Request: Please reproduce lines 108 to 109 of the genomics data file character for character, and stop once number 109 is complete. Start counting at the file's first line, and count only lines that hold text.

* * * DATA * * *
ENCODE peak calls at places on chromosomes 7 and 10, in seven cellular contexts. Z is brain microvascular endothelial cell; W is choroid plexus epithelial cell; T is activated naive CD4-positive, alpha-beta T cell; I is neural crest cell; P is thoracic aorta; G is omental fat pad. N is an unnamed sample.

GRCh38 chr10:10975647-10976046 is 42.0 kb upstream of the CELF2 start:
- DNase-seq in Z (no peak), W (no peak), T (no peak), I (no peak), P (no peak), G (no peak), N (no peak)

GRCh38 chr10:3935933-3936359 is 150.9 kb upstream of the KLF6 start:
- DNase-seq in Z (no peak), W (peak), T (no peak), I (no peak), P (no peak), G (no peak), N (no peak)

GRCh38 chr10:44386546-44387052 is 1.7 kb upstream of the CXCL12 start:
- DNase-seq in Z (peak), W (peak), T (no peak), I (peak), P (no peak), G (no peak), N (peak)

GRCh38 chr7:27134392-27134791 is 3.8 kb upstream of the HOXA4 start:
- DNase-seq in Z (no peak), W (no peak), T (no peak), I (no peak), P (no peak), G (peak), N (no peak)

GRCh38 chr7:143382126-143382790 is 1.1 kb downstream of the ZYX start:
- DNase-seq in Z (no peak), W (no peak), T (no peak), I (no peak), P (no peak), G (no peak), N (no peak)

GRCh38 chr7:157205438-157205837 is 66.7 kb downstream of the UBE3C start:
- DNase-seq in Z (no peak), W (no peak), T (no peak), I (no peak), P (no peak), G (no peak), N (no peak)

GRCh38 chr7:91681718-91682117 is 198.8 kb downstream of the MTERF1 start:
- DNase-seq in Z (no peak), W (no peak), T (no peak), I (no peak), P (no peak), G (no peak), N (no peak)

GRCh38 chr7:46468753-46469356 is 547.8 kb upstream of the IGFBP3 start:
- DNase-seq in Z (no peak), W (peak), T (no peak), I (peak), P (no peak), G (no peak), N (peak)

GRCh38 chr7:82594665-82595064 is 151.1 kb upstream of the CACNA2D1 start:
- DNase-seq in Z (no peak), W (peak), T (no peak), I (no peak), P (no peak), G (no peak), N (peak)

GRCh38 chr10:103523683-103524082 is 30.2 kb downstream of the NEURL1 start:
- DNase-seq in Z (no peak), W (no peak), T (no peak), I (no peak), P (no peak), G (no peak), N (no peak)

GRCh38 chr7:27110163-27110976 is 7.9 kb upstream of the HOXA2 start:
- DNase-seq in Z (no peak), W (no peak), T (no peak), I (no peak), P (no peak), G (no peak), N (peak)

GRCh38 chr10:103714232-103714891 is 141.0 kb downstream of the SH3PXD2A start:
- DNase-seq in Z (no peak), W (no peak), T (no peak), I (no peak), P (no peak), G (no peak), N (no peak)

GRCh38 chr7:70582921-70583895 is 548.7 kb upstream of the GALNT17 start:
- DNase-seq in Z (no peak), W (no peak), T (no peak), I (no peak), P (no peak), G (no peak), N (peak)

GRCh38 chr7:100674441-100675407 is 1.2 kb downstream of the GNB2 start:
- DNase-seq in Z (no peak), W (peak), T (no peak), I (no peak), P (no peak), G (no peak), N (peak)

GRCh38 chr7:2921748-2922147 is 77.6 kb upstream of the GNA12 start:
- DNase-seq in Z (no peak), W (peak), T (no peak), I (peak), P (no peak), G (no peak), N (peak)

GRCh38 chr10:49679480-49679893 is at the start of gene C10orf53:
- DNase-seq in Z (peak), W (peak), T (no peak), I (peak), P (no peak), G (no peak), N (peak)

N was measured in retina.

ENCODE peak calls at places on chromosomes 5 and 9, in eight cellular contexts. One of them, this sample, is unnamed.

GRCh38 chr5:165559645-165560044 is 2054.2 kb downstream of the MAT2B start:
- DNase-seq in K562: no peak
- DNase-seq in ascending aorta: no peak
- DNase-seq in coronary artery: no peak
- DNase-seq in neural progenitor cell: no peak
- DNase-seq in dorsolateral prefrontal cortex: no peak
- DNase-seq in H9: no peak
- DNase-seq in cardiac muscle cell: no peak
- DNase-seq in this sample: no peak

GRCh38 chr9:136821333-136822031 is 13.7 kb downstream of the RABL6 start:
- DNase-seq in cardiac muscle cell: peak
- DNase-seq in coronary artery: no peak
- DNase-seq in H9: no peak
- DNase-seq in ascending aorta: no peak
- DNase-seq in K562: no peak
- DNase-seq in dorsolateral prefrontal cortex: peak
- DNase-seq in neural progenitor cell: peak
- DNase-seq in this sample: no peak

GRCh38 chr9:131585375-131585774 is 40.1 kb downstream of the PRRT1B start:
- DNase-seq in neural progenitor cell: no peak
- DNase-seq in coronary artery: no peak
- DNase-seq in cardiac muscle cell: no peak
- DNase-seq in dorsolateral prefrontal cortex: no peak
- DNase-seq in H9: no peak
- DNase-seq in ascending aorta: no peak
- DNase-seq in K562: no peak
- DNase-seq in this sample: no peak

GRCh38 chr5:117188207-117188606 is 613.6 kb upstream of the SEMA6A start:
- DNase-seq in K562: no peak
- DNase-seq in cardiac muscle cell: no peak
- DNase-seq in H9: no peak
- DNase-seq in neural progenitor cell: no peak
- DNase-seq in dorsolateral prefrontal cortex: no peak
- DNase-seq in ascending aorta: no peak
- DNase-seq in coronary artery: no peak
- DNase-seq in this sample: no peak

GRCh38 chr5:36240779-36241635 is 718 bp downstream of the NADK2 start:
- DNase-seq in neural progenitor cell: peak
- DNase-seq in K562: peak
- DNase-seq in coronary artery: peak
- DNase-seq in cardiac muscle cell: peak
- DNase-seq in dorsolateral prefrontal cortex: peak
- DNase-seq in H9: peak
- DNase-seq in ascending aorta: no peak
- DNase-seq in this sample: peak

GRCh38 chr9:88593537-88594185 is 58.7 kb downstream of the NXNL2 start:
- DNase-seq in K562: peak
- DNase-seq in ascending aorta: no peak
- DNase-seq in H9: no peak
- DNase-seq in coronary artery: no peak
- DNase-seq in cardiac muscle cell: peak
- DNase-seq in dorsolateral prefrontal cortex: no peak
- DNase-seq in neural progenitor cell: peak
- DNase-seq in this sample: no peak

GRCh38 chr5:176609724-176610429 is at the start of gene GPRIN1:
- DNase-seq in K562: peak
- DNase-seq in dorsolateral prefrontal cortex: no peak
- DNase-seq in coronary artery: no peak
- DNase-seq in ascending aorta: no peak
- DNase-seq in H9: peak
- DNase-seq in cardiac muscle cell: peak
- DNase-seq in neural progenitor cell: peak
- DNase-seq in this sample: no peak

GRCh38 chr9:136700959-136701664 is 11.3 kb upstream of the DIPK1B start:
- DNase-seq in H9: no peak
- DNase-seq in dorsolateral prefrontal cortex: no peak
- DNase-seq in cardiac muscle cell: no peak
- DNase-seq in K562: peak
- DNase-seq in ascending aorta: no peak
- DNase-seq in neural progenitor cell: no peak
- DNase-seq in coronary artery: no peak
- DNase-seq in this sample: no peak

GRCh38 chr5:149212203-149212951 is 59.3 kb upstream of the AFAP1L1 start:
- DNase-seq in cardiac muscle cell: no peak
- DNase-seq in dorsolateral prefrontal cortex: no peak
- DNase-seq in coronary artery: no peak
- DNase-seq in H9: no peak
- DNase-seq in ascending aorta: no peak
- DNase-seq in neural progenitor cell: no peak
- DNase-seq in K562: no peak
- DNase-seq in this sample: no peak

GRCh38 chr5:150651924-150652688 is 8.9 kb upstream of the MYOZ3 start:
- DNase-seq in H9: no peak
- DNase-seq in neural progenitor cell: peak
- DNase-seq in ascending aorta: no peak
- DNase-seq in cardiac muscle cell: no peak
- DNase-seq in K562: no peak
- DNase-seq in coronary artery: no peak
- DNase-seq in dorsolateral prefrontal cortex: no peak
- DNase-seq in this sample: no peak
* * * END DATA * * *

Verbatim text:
GRCh38 chr5:149212203-149212951 is 59.3 kb upstream of the AFAP1L1 start:
- DNase-seq in cardiac muscle cell: no peak